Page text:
IS1634 is distantly related to IS5377 of Bacillus stearothermophilus and to IS1151 of Clostridium perfringens, which are the next most closely related IS elements after IS1549 and which belong to the IS4 family of insertion elements. IS1634 shows similarity to IS5377 and to IS1151 only in the conserved C1 (integrase C′ signature domain) region of IS4 family transposases which contains the C1 signature sequence Y-(X2)-R-(X3)-E-(X6)-K (17). The corresponding sequence in the transposase of IS1634 is Y-(X2)-Q-(X3)-E-(X6)-K. IS1634 shows no similarity to the N3 (integrase N′ signature domain) region which is located in the N-terminal half of the transposase and which is characteristic of the IS4 family of insertion elements (17). In this domain, however, IS1634 shows significant homology (38% identical and 74% identical plus similar amino acids) to IS1549.

Different copies of IS1634 were sequenced and shown to be well conserved at the nucleotide sequence level. Minor variations were observed, with an average of 4.2 differences per 1,000 bp over the entire length of IS1634, only half of them affecting the amino acid composition of the putative transposase.

Identification of direct repeats.

To verify the correct ends of IS1634 and to study its sites of transposition, we have cloned and analyzed independent copies of this insertion element. Primers IS1634(in)L (5′-ACTTAGTCGCGAAAACACTC-3′) and IS1634(in)R (5′-AGCATAAAACAAGAAAACATAC-3′), matching the ends of IS1634 and facing inward, were designed to produce a probe for IS1634 from plasmid pJFFev7.0-L2. This probe was used to screen the two gene banks from M. mycoides subsp. mycoides SC strains L2 and Afadé. In both libraries, 30 to 50 of 300 colonies hybridized to the IS1634 probe, indicating a relatively high copy number of this insertion element. Four clones from the L2 library (plasmids pJFFev7.0-L2, pJFFev9.0-L2, pJFFev2.0-L2, and pJFFev6.0-L2) and five clones from the Afadé library (plasmids pJFFev3.9-Af, pJFFevAM5802, pJFFevAM5830, pJFFevAM2520, and pJFFevAM2516) were retained to be sequenced across the junctions of IS1634 integration, using primers ISnew(out)L (5′-TATAGCCGCTGAAAACTGAG-3′) and ISnew(out)R (5′-AAAAAACATAACTTATGAGATC-3′) facing outward from IS1634. Long stretches and segments which could not be sequenced accurately by this strategy were sequenced by the use of primers derived from sequenced segments. Analysis of the sequences obtained confirmed the ends of IS1634 and revealed that the different copies of IS1634 were flanked by direct repeats of variable length, ranging from 17 to 478 bp (Fig. (Fig.1).1). This sequence strategy was not successful with plasmids pJFFev6.0-L2 and pJFFevAM2520 since they both presented overlapping sequences, suggesting the presence of two (or more) IS1634 copies in the same clone.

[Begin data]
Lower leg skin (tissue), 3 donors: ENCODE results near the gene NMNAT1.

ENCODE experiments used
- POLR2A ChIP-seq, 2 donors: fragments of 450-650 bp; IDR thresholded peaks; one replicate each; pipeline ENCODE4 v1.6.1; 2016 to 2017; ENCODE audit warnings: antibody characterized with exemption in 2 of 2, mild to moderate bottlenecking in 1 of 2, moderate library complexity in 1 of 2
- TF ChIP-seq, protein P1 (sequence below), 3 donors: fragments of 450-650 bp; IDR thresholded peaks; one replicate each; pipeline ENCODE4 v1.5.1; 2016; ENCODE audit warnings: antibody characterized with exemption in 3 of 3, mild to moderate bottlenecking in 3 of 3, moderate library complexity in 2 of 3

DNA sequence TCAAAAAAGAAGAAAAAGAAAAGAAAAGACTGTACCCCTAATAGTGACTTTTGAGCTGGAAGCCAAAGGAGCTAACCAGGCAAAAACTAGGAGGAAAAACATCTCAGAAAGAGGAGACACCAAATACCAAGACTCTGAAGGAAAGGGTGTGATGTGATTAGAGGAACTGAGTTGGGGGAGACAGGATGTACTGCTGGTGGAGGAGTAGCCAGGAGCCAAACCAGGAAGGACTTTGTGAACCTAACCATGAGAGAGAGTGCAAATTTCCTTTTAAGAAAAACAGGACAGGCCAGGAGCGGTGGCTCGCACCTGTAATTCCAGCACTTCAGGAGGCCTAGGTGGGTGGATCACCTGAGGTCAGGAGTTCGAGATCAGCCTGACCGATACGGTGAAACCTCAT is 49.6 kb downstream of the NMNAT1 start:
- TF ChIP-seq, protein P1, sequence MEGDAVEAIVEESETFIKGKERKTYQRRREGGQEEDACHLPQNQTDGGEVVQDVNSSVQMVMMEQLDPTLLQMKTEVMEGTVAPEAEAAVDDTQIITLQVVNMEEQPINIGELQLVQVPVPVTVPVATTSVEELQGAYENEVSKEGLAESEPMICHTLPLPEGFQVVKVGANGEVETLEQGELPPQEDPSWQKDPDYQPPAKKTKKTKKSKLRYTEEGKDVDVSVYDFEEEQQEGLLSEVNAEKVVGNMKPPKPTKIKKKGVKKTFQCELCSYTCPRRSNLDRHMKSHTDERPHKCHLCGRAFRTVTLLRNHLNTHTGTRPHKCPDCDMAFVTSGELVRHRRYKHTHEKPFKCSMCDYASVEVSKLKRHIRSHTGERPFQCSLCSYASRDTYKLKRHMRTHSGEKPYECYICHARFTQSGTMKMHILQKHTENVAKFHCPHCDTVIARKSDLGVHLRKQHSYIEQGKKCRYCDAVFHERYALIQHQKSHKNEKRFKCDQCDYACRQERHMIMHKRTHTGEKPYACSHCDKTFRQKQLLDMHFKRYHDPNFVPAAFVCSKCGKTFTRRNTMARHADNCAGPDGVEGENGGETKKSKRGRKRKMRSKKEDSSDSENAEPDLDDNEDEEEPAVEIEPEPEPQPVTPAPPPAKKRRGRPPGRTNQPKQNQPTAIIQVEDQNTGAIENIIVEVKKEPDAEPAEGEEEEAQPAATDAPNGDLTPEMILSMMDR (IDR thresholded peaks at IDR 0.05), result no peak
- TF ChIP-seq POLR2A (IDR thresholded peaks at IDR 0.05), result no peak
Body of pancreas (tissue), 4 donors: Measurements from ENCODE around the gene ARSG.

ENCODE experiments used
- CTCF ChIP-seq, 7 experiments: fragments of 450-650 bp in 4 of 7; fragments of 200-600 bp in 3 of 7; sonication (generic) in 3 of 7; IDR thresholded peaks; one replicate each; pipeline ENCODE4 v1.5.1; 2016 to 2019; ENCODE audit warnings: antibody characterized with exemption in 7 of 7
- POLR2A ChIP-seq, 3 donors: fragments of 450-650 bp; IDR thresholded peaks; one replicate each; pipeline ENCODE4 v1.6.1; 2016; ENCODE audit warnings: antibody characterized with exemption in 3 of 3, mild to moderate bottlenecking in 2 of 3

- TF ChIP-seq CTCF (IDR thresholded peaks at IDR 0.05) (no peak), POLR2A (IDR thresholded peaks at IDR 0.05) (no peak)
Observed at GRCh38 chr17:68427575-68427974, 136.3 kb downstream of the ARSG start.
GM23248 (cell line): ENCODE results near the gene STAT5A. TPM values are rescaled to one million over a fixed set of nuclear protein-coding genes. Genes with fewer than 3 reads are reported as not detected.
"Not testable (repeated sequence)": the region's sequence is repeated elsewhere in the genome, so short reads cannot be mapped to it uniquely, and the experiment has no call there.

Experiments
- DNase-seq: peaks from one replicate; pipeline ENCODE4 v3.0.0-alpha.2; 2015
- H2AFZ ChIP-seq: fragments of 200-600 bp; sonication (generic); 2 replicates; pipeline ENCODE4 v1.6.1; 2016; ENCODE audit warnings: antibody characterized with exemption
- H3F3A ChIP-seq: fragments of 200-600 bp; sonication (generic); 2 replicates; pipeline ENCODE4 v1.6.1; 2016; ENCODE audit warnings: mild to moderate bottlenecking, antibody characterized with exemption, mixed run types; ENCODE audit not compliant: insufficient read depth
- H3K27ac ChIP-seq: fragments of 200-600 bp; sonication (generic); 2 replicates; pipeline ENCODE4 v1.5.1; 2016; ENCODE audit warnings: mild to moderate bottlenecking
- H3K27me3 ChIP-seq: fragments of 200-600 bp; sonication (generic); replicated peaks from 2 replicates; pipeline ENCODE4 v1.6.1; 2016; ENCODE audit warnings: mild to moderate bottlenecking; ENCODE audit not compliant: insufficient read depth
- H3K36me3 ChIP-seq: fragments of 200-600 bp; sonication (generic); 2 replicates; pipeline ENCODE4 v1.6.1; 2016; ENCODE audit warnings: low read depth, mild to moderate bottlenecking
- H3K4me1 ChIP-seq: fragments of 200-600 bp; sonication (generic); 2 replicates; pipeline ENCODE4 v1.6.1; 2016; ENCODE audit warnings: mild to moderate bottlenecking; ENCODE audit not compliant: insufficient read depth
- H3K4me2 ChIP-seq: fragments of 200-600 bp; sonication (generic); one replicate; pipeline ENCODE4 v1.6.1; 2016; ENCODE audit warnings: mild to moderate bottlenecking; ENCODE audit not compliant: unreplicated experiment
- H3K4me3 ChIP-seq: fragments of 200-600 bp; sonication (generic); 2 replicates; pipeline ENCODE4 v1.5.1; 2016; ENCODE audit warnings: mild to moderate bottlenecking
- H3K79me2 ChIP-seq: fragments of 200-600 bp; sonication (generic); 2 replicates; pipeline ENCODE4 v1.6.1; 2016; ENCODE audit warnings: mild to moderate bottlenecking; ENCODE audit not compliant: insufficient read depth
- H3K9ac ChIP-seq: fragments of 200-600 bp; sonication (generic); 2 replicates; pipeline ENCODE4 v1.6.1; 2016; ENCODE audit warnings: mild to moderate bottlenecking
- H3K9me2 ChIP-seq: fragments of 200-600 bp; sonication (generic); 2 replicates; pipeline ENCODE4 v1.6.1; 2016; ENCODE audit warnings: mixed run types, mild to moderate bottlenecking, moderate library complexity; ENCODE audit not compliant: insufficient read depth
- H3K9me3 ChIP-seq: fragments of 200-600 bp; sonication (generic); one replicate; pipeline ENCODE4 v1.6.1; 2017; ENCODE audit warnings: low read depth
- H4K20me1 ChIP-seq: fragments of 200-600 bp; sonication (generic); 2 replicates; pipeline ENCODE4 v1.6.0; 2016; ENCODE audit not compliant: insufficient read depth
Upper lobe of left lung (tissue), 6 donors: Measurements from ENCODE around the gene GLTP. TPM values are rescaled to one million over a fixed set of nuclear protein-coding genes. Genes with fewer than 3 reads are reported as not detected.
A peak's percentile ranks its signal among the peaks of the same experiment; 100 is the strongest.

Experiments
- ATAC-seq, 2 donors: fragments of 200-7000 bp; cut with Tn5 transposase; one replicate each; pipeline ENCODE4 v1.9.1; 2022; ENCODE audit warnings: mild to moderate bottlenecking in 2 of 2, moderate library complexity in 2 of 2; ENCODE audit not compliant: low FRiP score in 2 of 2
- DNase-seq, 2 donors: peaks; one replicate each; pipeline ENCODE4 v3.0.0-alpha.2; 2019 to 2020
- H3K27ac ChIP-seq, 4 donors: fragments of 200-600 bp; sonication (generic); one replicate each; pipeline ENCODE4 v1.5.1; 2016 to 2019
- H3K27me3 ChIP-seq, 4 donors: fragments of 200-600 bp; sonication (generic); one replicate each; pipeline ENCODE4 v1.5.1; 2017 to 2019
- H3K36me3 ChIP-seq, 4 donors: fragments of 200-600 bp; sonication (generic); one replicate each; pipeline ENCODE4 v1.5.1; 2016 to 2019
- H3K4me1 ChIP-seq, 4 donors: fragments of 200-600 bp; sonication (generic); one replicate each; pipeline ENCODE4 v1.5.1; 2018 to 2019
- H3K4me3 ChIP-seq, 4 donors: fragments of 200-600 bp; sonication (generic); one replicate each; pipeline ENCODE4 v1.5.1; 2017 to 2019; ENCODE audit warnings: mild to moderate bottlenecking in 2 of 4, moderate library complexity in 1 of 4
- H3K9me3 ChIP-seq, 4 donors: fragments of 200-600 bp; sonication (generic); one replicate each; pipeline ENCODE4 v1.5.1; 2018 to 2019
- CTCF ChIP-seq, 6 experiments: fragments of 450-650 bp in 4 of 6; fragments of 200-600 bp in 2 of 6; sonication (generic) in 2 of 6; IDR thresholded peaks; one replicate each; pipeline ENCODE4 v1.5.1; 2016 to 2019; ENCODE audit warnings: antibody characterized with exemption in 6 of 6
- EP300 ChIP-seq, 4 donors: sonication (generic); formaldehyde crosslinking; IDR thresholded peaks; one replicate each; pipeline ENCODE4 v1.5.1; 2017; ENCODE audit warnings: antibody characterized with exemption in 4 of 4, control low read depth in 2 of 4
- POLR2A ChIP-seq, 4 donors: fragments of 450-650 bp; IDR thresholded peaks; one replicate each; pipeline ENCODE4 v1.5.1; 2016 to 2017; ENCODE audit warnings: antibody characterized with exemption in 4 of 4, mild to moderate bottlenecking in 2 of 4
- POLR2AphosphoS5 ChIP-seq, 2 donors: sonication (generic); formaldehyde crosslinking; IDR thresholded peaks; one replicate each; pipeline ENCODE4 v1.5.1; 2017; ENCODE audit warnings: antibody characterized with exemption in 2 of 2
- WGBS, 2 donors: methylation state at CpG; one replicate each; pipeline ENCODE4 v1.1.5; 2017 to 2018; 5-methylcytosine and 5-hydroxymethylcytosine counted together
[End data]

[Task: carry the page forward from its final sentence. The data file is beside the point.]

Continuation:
FIG. 1
Structure of IS1634 insertion sites. The map for the IS1634 clones (open boxes) that were analyzed shows the long, variable-length direct repeats at the site of insertion as black boxes and black arrows beneath (A to F). The plasmid pJFFevAM2516 contains ...